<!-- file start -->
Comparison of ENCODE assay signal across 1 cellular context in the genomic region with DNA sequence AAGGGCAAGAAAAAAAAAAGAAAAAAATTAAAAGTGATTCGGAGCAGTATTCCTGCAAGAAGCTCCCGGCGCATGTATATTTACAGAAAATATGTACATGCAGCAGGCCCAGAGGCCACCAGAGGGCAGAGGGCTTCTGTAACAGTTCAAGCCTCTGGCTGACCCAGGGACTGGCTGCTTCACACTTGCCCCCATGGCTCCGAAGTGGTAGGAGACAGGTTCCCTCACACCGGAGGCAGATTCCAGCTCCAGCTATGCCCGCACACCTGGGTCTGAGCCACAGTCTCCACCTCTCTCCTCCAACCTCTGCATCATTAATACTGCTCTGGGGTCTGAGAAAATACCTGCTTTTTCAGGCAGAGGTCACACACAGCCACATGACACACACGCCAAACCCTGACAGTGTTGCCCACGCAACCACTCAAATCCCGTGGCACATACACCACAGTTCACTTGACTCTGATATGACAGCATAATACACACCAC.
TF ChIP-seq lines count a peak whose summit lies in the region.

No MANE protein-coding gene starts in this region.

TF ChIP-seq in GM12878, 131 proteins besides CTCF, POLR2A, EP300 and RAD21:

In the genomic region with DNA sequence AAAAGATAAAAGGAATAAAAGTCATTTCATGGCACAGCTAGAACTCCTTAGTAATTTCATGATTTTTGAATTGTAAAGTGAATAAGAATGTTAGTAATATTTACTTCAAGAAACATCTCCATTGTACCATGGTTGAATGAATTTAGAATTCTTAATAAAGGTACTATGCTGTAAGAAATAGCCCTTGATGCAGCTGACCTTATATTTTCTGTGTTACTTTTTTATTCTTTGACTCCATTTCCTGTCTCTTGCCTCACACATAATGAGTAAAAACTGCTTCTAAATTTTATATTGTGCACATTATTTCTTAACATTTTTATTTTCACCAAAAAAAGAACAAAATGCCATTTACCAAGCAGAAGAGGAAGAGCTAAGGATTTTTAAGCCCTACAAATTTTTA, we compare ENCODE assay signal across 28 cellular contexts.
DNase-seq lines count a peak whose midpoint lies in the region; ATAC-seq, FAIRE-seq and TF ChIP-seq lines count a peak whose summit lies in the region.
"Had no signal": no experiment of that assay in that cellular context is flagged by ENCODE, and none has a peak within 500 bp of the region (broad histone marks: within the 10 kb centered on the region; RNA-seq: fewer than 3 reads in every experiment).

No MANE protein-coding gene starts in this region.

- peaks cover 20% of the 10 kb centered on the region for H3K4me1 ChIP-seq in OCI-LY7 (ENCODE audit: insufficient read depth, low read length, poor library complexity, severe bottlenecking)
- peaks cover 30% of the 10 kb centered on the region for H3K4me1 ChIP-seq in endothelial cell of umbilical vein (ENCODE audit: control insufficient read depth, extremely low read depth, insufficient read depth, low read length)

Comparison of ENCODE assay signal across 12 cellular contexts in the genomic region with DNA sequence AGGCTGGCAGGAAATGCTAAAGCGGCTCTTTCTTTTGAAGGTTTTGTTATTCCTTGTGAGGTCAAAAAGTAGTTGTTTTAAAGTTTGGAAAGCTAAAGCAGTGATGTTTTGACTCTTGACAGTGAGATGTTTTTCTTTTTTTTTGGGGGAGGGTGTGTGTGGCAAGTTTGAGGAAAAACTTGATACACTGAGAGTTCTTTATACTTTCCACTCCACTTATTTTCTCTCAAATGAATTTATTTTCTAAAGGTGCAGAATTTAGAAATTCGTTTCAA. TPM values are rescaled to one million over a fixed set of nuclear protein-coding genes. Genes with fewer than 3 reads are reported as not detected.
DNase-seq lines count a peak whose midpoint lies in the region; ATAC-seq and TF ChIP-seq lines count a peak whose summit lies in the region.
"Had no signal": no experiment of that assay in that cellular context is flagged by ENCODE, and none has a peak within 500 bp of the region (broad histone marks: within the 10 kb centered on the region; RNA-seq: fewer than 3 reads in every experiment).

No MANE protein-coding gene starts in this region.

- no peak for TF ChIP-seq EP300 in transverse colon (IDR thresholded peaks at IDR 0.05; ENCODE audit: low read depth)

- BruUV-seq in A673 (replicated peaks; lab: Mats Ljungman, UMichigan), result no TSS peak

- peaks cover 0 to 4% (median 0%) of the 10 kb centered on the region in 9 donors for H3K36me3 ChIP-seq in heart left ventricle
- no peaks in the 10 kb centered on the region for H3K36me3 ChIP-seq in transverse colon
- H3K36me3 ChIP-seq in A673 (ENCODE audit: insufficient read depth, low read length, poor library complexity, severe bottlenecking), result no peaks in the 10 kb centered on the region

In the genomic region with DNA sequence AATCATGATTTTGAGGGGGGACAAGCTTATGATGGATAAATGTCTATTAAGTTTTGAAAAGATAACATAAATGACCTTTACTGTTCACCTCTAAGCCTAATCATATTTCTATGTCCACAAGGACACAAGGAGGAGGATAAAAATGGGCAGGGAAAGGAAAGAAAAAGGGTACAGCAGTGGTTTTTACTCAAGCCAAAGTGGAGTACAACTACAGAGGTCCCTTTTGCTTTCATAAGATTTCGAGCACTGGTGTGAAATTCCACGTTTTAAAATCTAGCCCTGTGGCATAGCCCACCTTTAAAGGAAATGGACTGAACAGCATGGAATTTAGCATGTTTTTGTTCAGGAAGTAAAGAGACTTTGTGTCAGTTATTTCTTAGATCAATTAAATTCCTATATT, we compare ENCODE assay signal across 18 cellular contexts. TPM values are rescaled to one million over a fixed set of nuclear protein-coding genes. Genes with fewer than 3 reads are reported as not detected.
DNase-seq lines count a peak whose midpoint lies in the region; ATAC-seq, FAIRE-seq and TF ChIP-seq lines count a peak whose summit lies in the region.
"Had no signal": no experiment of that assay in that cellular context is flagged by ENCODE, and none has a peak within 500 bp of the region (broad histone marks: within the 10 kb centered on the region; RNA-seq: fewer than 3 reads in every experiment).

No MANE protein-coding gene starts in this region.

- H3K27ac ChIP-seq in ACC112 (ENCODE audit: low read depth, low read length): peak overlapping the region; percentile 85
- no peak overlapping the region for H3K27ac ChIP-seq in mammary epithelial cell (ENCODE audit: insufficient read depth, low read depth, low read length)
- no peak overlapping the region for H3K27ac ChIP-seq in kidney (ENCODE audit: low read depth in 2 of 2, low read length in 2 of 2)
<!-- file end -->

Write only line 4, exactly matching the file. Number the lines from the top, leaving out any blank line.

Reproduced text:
TF ChIP-seq in GM12878, 131 proteins besides CTCF, POLR2A, EP300 and RAD21: